Or perhaps these impressions represent the human desire to leave marks behind on the landscape that say, “I was here.” It’s a tradition that continues today with graffiti on walls in back alleys and famous actors and actresses who leave impressions of their hands and feet in cement along Hollywood Boulevard.

A makeshift memorial appeared for late comedian, actor and legendary entertainer Jerry Lewis around his hand and feet prints on the Hollywood Walk of Fame in Los Angeles when he died in 2017. (Kyle Grillot / Reuters)

Little did these prehistoric kids know their handiwork would be preserved for hundreds of thousands of years.

If the carefully made prints are considered art, it pushes the history of rock art back more than 100,000 years. The oldest stencil-type handprints, where a hand is placed on a wall and coloured powder is blown around it to make an outline, have been found along with other cave paintings in Sulawesi, Indonesia and El Castillo, Spain dating back between 40,000 to 45,000 years ago. This is known as parietal art because it is not meant to be moved, unlike paintings or statues that can be displayed anywhere and traded. And the oldest statues also only go back to about the same time period.

A cave painting dating back to nearly 44,000 years was seen in a limestone cave in South Sulawesi, Indonesia. Picture taken December 4, 2019. (Indonesia’s National Research Centre for Archaeology/Griffith University/Handout via Reuters)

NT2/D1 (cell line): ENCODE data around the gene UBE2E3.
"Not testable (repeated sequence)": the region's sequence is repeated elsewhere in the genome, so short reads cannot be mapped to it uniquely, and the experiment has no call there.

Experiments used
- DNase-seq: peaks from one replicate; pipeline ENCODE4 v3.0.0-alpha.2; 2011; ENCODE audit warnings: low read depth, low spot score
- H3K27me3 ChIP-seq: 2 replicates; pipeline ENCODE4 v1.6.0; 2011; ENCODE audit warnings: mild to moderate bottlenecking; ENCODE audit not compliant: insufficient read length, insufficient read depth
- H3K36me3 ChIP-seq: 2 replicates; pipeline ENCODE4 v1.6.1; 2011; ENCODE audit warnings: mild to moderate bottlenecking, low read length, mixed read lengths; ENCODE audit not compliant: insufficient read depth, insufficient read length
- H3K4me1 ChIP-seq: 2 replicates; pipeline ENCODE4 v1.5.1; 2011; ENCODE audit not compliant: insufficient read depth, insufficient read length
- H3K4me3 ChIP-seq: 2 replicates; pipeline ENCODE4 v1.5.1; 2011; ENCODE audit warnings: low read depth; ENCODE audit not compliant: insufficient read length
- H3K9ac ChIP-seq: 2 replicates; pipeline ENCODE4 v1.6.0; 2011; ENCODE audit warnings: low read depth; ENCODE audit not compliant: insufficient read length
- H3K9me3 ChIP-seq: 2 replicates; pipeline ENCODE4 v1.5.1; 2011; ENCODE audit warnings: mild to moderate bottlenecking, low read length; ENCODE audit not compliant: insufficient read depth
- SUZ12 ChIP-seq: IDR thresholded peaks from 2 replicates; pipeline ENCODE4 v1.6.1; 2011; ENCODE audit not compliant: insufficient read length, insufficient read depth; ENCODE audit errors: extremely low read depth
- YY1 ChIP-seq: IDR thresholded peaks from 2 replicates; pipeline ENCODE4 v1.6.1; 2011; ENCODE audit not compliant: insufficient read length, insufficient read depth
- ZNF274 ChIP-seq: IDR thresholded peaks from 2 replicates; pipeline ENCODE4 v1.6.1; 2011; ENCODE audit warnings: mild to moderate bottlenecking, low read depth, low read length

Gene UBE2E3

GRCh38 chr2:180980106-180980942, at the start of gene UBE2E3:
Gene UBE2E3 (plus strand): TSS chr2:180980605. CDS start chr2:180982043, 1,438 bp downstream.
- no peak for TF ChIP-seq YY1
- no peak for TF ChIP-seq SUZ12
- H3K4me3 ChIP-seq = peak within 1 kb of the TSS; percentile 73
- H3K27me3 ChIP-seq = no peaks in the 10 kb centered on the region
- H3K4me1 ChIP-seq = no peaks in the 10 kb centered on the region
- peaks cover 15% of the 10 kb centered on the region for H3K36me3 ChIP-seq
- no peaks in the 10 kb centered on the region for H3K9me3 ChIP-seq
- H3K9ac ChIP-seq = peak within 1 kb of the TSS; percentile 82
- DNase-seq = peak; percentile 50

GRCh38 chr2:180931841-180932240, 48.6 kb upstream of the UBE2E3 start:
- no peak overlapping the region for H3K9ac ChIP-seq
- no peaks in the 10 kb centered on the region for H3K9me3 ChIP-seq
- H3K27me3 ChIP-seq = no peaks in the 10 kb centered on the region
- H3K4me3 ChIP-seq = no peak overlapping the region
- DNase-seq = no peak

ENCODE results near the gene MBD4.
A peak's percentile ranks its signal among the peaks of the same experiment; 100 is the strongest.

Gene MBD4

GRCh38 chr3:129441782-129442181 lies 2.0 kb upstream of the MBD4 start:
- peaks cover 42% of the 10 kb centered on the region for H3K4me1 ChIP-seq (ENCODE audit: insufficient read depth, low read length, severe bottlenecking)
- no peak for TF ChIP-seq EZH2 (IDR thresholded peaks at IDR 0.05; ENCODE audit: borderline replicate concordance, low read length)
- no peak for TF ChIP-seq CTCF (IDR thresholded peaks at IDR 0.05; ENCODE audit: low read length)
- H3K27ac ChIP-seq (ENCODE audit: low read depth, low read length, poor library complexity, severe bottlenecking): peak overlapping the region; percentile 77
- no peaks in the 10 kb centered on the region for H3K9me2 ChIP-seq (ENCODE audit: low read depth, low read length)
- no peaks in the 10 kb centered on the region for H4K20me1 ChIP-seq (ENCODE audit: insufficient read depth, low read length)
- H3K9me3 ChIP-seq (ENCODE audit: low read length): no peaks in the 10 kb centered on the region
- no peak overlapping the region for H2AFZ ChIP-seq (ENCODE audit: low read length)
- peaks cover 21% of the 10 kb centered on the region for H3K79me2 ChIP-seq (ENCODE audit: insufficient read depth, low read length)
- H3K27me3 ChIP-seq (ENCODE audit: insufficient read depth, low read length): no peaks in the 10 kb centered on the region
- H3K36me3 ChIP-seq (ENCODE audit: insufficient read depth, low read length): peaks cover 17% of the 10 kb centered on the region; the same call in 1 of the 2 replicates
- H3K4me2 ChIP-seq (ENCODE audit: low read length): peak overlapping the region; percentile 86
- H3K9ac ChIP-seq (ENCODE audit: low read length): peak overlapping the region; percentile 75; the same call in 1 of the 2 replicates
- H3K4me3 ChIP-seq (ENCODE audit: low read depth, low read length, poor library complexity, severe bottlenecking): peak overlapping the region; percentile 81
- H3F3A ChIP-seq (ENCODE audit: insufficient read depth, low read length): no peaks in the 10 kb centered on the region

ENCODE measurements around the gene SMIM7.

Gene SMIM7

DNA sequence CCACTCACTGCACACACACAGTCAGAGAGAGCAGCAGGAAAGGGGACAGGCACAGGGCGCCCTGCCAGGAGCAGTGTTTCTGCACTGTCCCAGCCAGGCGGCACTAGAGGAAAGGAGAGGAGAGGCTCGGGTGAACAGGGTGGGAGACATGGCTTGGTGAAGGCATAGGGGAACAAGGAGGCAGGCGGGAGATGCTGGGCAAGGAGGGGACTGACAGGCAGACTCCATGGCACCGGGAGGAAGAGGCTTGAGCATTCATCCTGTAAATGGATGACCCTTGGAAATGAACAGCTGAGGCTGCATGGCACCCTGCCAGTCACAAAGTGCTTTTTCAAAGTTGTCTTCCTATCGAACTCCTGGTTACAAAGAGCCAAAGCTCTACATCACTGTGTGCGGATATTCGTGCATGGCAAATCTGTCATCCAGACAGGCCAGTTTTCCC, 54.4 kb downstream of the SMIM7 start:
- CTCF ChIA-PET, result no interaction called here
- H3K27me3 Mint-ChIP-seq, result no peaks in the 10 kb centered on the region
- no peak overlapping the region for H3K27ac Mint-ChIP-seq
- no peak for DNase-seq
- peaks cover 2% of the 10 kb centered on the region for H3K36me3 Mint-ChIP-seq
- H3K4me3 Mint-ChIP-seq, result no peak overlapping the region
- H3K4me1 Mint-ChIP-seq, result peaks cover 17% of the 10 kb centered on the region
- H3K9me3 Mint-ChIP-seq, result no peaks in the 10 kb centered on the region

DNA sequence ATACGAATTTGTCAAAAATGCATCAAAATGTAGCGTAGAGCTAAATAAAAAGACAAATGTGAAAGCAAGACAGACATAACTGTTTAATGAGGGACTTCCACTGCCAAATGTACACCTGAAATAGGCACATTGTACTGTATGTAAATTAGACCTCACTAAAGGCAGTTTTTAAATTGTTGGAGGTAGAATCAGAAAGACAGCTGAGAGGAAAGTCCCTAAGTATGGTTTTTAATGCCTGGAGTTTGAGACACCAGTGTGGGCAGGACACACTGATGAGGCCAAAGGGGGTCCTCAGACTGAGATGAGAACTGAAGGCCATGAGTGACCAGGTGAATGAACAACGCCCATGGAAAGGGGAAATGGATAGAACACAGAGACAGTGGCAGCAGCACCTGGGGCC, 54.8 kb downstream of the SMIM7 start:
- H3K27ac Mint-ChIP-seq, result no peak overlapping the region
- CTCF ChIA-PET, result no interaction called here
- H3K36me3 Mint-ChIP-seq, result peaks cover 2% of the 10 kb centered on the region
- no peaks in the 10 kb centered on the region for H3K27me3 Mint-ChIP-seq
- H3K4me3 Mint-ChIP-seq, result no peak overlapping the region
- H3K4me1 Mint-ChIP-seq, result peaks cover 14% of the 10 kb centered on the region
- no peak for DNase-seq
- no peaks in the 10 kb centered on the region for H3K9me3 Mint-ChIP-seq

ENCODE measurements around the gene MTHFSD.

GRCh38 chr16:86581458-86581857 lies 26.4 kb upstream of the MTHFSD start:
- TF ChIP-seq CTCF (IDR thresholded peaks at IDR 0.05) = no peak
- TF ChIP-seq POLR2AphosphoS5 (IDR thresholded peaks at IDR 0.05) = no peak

The children of ancient Tibet could be considered among the world’s first artists, or maybe they were just playing in the mud like all kids do. But the question of whether the impressions are art or not is almost moot because handprints and footprints from the deep past provide valuable scientific information.

An international team of researchers describe ancient hand and footprints made deliberately which they argue represent art. (Gabriel Ugueto)

Archeology usually deals with fragments from past cultures, such as pieces of pottery, building foundations, monuments and bones. It is up to the scientists to infer, to fill in the gaps and try to determine what the people were actually like. But handprints are the direct signature of a person.

Tourists on Hollywood Boulevard squat down to place their hands in the prints of their favourite actors to get a sense of what it might be like to shake their hand, sort of a virtual handshake. Imagine a handshake that reaches across millennia into an actual moment in time, to a couple of kids who were just messing in the mud.